According to the U.S. Geological Survey, glacial recession is well underway with many completely gone. The retreat of these alpine glaciers reflects recent changes in climate as they respond to altered temperatures and precipitation. It’s been estimated that approximately 150 glaciers existed in Glacier National Park in 1850, and most were still present in 1910 when the park was established. In 2010, only about 25 glaciers larger than 25 acres remained in the park.
A computer-based climate model predicts some of the park’s largest glaciers will vanish by 2030 (Hall and Fagre, 2003). This is only one model prediction, but if true the park’s glaciers could disappear completely in the next couple of decades. However, glacier disappearance may occur even earlier, as many are retreating faster than their predicted rates.
One glacier that’s receding at an ever-quickening pace is Grinnell Glacier. Because of its relatively easy access it’s also one of the most popular destination hikes in the Many Glacier region.
The glacier was named after George Bird Grinnell, who is credited with coining Glacier NP as the “Crown of the Continent.” He was influential in establishing it as a national park in 1910, and he certainly made his mark on the Many Glacier Valley. The area has two lakes, a glacier, a mountain and an arete (Grinnell Point) bearing his name.
We started this hike super-early so we could enjoy at least part of it in solitude. There’s an option to take two boat trips across Swiftcurrent Lake and Lake Josephine to shorten the trek significantly, but the boats didn’t start until 8:30AM. So we walked the 2.5 miles around both lakes to the starting point of the trail to the summit.
Being here so early, we were rewarded with stillness on the water, and took advantage to capture some reflection shots:
It was so quiet that we just stood for a while, enjoying the silence and basking in the morning glory. What a beautiful way to start the day!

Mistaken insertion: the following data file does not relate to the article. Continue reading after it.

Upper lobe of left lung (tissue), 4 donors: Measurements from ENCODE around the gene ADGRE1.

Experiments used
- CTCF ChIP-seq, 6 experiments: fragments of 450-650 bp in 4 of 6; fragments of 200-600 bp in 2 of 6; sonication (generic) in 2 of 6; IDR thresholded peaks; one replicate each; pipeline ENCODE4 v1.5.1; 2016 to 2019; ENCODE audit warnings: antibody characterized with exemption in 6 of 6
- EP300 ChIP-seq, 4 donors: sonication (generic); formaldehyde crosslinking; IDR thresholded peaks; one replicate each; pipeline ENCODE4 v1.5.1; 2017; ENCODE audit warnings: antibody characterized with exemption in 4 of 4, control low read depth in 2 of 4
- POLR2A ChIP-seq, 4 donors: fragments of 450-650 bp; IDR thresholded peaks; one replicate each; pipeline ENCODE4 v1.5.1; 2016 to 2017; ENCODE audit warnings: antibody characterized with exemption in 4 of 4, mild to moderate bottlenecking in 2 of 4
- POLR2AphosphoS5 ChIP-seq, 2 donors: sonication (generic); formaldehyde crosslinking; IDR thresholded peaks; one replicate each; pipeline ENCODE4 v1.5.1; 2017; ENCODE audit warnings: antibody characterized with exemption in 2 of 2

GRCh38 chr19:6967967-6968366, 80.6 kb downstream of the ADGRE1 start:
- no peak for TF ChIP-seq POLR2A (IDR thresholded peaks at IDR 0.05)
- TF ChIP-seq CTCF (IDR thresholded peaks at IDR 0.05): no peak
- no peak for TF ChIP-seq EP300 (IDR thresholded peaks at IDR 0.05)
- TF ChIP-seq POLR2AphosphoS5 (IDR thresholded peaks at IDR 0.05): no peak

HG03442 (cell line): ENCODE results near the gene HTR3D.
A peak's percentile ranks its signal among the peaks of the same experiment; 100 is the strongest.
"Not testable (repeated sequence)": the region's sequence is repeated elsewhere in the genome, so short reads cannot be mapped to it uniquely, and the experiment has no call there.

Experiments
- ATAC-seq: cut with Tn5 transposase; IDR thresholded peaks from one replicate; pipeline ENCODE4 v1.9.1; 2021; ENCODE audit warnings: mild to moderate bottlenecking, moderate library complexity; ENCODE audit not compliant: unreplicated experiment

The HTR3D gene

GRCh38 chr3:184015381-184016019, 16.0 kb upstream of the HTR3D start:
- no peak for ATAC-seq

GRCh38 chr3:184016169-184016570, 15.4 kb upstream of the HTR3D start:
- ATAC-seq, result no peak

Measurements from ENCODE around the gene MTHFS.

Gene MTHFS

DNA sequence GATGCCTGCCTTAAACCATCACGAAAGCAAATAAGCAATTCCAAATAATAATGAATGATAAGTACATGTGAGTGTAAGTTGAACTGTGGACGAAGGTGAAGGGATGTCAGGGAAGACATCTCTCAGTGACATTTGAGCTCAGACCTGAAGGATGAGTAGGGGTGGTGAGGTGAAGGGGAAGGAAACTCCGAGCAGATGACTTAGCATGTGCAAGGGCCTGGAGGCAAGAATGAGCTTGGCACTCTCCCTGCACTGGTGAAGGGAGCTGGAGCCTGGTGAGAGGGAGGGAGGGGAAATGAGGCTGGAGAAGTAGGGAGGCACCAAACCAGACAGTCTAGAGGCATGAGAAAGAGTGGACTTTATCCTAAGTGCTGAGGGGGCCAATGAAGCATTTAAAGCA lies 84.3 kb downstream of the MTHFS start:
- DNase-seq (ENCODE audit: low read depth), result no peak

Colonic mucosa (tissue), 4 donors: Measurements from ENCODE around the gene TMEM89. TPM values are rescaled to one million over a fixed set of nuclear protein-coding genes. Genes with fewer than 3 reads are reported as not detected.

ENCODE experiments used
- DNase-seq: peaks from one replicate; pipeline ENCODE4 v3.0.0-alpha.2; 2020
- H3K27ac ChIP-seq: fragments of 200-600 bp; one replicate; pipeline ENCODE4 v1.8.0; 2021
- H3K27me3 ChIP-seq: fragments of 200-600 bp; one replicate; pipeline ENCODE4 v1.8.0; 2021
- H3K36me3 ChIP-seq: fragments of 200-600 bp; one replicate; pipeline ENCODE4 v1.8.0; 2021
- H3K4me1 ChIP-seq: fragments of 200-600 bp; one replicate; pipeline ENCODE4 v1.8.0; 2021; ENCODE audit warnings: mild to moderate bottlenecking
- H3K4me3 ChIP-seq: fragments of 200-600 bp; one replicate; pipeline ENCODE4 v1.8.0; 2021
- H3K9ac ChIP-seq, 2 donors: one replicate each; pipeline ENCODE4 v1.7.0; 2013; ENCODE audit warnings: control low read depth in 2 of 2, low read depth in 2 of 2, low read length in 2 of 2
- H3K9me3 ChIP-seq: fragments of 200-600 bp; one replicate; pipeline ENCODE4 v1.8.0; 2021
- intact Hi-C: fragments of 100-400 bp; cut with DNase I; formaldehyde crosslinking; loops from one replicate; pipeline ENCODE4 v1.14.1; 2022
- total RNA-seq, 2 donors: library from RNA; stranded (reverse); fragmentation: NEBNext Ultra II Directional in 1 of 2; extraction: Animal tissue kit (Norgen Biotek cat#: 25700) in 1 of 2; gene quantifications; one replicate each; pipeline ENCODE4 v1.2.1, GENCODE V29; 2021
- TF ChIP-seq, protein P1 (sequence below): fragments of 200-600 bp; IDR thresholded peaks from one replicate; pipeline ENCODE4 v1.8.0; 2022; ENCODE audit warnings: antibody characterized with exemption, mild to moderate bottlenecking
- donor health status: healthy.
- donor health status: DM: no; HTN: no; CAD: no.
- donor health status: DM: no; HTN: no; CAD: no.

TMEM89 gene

There was a fork on the trail that allowed us to walk around the lakes either to the north or to the south. We chose the South Shore Trail, deciding we’d take the north trail back. The first mile of beautiful wooded area looked like prime bear territory, and we were super-vigilant since we were clearly the first ones on the trail that day.
After two miles of meandering along the lakes, the trail began to elevate. For the next 3.5 miles we climbed gradually and gained 1,600′. This was a long and strenuous hike, with the toughest part being the last half mile of switchbacks up to the summit – after already completing 5.5 miles of huffing and puffing to get there. But the scenery, wildflowers, waterfalls and lake views on this trek were among the best we’ve every seen, and we stopped frequently to enjoy and capture them.
Without describing the trail in detail, let me share the breathtaking scenery that just kept getting better as we climbed:
Even though we started our hike early, dozens of photo stops delayed our arrival at the summit, and a few folks passed us along the way. We didn’t get there until about 11:00AM.
And there it was, after a few final steep switchbacks along a boulder-strewn moraine, all three glaciers that sits just below the continental dive were now visible; Gem Glacier, a small rounded glacier, Salamander Glacier that we had seen earlier from the valley floor, and Grinnell Glacier.
When we began our descent around noon, people were swarming up the path and it took seemingly forever to get back down. After logging 12.2 miles and 7 hours of hiking, we were exhausted and couldn’t wait to get home for a shower and a healthy dinner. What a great day!
The three lakes we had passed could be seen from the summit. Streams from the melting glaciers above feed them, and all three display the characteristic turquoise color of glacial lakes.
This hike may be too long and strenuous for some folks, and dealing with all of the people (especially during the busy summer season) is not fun and requires patience. But we’re so glad we made this scenic and unforgettable hike!
As the overall trends show, glaciers in the park are quickly receding. So be sure to get here and see them while you still can!